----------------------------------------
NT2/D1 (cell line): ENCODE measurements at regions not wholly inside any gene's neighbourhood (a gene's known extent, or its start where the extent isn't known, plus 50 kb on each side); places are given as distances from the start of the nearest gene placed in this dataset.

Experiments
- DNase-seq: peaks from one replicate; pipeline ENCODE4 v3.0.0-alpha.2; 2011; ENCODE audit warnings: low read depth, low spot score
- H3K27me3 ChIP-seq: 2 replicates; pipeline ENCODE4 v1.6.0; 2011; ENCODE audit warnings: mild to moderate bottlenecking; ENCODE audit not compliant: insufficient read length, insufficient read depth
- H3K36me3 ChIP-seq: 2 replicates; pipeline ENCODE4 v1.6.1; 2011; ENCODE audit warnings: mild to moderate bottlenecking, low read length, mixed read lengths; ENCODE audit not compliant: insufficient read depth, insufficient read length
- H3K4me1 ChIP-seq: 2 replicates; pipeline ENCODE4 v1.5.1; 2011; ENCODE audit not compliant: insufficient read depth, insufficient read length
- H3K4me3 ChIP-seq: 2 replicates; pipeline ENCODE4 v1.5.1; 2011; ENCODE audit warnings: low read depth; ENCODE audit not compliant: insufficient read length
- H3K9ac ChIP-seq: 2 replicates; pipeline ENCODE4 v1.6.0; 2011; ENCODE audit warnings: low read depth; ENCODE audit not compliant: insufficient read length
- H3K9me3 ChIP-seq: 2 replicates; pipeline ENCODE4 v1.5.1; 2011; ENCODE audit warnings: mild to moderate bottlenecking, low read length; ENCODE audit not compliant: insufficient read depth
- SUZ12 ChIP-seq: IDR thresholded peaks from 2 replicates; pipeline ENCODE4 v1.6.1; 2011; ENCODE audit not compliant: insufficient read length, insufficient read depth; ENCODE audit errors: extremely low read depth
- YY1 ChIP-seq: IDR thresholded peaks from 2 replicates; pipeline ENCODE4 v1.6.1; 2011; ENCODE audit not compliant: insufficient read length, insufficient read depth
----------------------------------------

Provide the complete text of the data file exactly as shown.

NT2/D1 (cell line): ENCODE measurements at regions not wholly inside any gene's neighbourhood (a gene's known extent, or its start where the extent isn't known, plus 50 kb on each side); places are given as distances from the start of the nearest gene placed in this dataset.

Experiments
- DNase-seq: peaks from one replicate; pipeline ENCODE4 v3.0.0-alpha.2; 2011; ENCODE audit warnings: low read depth, low spot score
- H3K27me3 ChIP-seq: 2 replicates; pipeline ENCODE4 v1.6.0; 2011; ENCODE audit warnings: mild to moderate bottlenecking; ENCODE audit not compliant: insufficient read length, insufficient read depth
- H3K36me3 ChIP-seq: 2 replicates; pipeline ENCODE4 v1.6.1; 2011; ENCODE audit warnings: mild to moderate bottlenecking, low read length, mixed read lengths; ENCODE audit not compliant: insufficient read depth, insufficient read length
- H3K4me1 ChIP-seq: 2 replicates; pipeline ENCODE4 v1.5.1; 2011; ENCODE audit not compliant: insufficient read depth, insufficient read length
- H3K4me3 ChIP-seq: 2 replicates; pipeline ENCODE4 v1.5.1; 2011; ENCODE audit warnings: low read depth; ENCODE audit not compliant: insufficient read length
- H3K9ac ChIP-seq: 2 replicates; pipeline ENCODE4 v1.6.0; 2011; ENCODE audit warnings: low read depth; ENCODE audit not compliant: insufficient read length
- H3K9me3 ChIP-seq: 2 replicates; pipeline ENCODE4 v1.5.1; 2011; ENCODE audit warnings: mild to moderate bottlenecking, low read length; ENCODE audit not compliant: insufficient read depth
- SUZ12 ChIP-seq: IDR thresholded peaks from 2 replicates; pipeline ENCODE4 v1.6.1; 2011; ENCODE audit not compliant: insufficient read length, insufficient read depth; ENCODE audit errors: extremely low read depth
- YY1 ChIP-seq: IDR thresholded peaks from 2 replicates; pipeline ENCODE4 v1.6.1; 2011; ENCODE audit not compliant: insufficient read length, insufficient read depth